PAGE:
A woman is reflected in a mirror as she casts her ballot during voting in a referendum at a polling station in Simferopol March 16, 2014.
The referendum on Crimea’s status is going peacefully, with record-breaking turnout, international observers report. Most of them told RT that the referendum is credible and the vote of the Crimean people should be respected.
No violations at the Crimea referendum have been reported by the international observers currently present in the republic.
“It’s all quiet so far,” Mateus Psikorkski, the leader of the European observers’ mission and Polish MP told Itar-Tass. “Our observers have not registered any violations of voting rules.”
Another observer, Ewald Stadler, member of the European Parliament, dispelled the “referendum at gunpoint” myth, by saying he felt people were free to make their choice.
“I haven’t seen anything even resembling pressure,” he said. “People themselves want to have their say.”
Many were impressed by the turnout, which appeared to be so high as to have people stand in lines to get to the ballot box in the morning. The turnout for the referendum in Crimea at 17.00 local time (15.00 GMT) was 70 per cent, the referendum’s website said.
“The lines are very long, the turnout is big indeed,” a member of the international observer mission, Bulgarian parliament member Pavel Chernev, said. “Organization and procedures are 100 percent in line with the European standards,” he added.
135 international observers have arrived from 23 countries, including Austria, Belgium, Bulgaria, France, Germany, Hungary, Italy, Latvia and Poland, Crimean authorities said. Among those monitoring the referendum are members of the EU and national European parliaments, international law experts and human rights activists.
‘The referendum is legitimate’
Hours before the referendum started, RT managed to speak to some of those who decided to see for themselves, who’s ballots were going to be cast.
Quite contrary to the mainstream official approach taken by the EU and the US, most of them said they believed the referendum in Crimea was legitimate.
“The US and also the EU, they only respect international law, if it’s in favor of their opinion,” Johann Gudenus, member of the city parliament of Vienna, said. “Our opinion is – if people want to decide their future, they should have the right to do that and the international community should respect that. There is a goal of people in Crimea to vote about their own future. Of course, Kiev is not happy about that, but still they have to accept and to respect the vote of people in Crimea”.
Johannes Hübner, an Austrian MP said he felt he had to come to Crimea to get the real picture of what was happening on the peninsula.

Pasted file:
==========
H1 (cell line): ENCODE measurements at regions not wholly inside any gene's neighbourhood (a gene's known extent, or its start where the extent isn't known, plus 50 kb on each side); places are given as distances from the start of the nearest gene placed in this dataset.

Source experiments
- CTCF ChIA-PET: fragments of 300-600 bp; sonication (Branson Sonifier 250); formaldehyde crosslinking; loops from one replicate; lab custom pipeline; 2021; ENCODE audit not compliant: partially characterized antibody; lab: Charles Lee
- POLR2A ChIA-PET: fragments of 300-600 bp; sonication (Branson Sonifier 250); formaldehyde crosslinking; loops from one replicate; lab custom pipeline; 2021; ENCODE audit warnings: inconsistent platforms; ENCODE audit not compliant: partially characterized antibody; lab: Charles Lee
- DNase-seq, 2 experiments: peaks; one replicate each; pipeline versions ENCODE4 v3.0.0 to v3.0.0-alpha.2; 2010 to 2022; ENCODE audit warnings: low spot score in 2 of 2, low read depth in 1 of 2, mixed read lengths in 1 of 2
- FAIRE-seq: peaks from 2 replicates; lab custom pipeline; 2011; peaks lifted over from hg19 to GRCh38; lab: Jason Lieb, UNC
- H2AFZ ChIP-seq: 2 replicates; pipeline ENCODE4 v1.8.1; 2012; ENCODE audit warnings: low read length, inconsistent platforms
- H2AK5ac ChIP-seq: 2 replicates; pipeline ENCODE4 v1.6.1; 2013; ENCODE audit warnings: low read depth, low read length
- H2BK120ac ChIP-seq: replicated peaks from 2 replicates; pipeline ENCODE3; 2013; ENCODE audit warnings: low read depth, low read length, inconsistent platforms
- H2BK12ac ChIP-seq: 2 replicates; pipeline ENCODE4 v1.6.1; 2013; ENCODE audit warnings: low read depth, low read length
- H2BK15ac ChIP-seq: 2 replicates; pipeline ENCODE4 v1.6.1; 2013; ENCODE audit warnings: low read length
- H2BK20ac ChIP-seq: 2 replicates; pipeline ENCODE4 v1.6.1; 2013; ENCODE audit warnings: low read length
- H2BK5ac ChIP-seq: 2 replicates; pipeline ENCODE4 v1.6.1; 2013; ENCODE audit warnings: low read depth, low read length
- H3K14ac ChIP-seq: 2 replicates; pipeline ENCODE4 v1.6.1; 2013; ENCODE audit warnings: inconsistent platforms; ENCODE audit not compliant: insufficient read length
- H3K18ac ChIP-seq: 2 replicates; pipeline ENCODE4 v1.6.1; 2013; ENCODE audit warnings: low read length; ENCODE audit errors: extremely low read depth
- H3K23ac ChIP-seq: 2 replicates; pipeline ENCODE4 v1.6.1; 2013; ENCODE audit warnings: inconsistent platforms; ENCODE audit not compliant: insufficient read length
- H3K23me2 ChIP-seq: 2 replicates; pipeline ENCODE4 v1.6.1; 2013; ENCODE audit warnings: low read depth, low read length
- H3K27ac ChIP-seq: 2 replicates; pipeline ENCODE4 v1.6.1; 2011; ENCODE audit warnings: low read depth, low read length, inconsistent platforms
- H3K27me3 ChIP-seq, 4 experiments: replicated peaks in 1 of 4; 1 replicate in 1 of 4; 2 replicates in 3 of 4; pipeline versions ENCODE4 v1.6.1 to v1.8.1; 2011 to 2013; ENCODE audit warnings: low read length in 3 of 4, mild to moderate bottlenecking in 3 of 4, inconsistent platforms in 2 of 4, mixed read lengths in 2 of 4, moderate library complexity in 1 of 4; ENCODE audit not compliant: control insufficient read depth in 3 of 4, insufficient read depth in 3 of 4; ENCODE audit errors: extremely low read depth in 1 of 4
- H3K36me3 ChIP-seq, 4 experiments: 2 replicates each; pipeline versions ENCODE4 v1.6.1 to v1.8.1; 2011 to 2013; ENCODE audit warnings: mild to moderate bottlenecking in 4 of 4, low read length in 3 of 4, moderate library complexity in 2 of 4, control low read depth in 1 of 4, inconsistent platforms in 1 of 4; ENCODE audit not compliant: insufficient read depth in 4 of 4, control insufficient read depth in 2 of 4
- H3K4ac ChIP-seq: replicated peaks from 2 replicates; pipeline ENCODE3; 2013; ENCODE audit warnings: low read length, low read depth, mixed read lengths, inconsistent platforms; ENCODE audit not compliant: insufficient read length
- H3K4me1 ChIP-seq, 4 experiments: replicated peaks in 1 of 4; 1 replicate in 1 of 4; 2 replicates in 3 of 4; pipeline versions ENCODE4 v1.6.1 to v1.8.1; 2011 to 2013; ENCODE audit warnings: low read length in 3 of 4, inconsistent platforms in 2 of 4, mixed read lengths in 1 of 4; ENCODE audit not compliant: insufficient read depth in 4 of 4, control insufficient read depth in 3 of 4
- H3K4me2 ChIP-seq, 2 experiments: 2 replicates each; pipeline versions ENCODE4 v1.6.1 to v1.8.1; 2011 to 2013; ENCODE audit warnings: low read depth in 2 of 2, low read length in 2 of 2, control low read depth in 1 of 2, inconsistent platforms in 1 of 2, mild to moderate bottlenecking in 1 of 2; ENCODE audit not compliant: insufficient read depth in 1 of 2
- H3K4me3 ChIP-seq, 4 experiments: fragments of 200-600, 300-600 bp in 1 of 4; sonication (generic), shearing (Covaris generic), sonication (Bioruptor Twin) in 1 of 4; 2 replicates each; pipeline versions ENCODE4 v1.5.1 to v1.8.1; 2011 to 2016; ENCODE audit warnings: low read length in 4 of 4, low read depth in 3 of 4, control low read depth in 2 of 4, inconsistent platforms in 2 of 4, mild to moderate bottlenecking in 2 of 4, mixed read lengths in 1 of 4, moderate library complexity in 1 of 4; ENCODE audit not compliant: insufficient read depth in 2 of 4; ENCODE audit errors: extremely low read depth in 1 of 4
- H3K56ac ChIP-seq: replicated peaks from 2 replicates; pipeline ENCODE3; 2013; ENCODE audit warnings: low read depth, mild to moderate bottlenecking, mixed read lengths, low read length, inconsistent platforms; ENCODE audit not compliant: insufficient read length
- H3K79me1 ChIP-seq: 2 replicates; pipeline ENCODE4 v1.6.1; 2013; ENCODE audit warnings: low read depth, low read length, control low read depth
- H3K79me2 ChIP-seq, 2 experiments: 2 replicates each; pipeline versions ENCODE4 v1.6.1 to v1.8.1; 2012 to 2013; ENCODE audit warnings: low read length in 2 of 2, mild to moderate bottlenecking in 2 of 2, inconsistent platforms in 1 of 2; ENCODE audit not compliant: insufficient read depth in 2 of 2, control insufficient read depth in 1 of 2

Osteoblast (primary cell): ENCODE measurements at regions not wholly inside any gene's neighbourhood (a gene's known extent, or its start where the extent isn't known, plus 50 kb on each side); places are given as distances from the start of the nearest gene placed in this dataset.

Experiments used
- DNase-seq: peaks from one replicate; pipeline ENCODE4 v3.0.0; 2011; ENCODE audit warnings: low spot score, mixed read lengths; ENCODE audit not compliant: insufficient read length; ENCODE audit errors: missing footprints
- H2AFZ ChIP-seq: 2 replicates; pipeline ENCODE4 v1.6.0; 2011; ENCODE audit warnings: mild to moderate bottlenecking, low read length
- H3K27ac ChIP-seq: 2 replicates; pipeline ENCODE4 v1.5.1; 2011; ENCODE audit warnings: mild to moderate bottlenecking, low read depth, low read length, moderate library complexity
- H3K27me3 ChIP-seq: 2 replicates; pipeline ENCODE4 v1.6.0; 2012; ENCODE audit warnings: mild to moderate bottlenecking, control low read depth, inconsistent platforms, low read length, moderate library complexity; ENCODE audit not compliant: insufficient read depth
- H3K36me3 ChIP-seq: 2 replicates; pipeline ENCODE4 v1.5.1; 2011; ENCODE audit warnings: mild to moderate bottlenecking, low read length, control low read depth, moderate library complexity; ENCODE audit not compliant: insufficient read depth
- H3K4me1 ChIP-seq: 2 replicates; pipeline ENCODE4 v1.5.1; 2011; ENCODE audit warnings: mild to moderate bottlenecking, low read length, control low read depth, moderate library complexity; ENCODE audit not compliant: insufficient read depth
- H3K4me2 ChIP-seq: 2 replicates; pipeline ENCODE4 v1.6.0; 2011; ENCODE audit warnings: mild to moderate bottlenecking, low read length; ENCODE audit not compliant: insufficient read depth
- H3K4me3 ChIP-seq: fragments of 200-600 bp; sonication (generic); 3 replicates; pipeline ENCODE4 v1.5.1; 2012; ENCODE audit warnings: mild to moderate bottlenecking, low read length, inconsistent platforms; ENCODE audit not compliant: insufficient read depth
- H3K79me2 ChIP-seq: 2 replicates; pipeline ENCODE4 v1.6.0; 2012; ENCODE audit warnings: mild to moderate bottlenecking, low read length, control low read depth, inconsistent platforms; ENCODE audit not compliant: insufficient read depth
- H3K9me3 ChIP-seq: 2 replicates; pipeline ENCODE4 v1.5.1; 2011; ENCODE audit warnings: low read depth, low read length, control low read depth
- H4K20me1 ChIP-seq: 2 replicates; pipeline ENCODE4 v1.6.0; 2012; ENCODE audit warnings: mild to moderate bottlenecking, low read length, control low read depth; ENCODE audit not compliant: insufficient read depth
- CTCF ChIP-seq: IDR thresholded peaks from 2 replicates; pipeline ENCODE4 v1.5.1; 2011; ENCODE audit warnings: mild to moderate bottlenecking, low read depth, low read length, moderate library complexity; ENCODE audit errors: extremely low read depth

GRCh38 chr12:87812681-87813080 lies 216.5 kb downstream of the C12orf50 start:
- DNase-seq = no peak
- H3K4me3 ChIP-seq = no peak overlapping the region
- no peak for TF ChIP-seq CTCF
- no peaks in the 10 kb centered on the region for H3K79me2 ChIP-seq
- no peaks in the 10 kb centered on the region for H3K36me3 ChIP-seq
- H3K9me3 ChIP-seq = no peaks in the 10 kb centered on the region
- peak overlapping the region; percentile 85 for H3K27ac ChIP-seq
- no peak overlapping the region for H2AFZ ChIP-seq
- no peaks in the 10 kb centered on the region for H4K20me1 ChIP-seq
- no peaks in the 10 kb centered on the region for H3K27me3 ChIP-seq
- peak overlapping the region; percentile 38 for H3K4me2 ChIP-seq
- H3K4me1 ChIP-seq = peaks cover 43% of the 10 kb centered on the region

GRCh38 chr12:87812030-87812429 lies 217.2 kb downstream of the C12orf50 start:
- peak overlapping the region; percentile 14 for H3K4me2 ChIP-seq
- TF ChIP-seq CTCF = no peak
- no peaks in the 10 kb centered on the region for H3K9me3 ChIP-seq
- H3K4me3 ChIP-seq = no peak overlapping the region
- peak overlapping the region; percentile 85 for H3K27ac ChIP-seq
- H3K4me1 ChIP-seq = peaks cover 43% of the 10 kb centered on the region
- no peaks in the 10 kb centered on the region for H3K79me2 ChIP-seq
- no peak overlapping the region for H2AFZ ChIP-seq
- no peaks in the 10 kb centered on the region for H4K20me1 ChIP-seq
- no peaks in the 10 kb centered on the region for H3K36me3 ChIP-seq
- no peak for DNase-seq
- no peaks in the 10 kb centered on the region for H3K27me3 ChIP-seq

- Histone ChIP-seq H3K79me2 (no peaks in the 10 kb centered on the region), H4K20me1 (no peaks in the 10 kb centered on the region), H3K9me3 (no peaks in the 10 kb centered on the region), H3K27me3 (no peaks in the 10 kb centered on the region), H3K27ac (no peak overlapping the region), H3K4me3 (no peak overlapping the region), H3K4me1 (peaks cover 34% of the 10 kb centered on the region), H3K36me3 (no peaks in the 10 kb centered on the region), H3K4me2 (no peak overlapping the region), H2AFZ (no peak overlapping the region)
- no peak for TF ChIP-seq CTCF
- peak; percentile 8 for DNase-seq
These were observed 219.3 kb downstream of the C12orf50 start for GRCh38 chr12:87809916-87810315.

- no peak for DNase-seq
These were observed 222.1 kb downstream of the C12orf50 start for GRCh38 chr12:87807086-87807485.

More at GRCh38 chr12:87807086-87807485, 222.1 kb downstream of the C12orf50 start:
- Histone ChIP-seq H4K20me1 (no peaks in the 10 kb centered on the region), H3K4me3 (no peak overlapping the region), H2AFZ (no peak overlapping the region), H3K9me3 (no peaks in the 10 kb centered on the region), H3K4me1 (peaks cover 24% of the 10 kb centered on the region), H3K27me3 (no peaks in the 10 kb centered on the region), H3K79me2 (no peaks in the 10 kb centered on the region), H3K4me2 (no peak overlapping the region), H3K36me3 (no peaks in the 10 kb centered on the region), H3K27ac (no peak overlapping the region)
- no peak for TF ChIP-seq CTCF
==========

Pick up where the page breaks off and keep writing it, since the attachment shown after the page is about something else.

“The view we get from the American and European media is very distorted,” he said. “You get no objective information. So we decided to come here to have a look at what’s really going on and see if this referendum is credible”.
Aymeric Chauprade political scientist and geopolitician from France believes the referendum is justified by Russian and Ukrainian history.
“Yes, I think the referendum is legitimate,” he said. “We are talking about long-term history. We are talking about the Russian people, about the territories of the former USSR with artificial borders. So, I think it’s a legitimate referendum that will give opportunity for this Russian population’s reunification with Russia”.
Tatjana Ždanoka, European parliament MP, representing Latvia, says the fact that the EU and the US refuse to see the referendum as legitimate can only be explained by double standard applied by Western leaders to the situation.
“The European parliament’s resolution demands that Crimeans comply with the Ukrainian constitution and says that the referendum is against that constitution. But that’s the same as to demand Kosovars to comply with the constitution of the former Yugoslavia, which naturally never happened. Double standards are everywhere in global politics. We know it from history. We see it now”.
People line up to receive their ballots during the referendum on the status of Ukraine’s Crimea region at a polling station in Simferopol March 16, 2014.
The foreign affairs editor from Chronicles Magazine, Srdja Trifkovic, who is also an observer at the Crimean referendum has told RT that he drove from Simferopol to Yalta on Saturday and back and he “didn’t see a single barrel (of a gun) unless you count two speed traps, one on the way out and one on the way back where policemen had guns.”
“The presence of troops on the streets is virtually non-existent and the only thing resembling any such thing is the unarmed middle-aged Cossacks who are positioned outside the parliament building in Simferopol. But if you look at the people both at the voting stations and in the streets, like on Yalta’s sea front yesterday afternoon, frankly I think you would feel more tense in south Chicago or in New York’s Harlem than anywhere round here,” he said.
Trifkovic added that in regard to referendums the western powers function on the basis of situational morality and “not on any firm principle.”
“In 1991 Croatia and Slovenia held illegal referenda to secede from Yugoslavia and by the end of that year the European Union recognized them as independent states. In February of 1992 Bosnia Herzegovina held a referendum in violation of its own constitution and yet in April of that year the US rushed to recognize Bosnia, which still remains an incoherent semi state as we know. And the succession of Kosovo from Serbia has been enthusiastically supported by the United States and its west European partners. And the right to self-determination was upheld ahead of the right of a state to territorial integrity. Well, what is source for the Kosovan goose will certainly prove to be the sauce for the Crimean gander but the United States and Brussels are yet to come to terms with it.”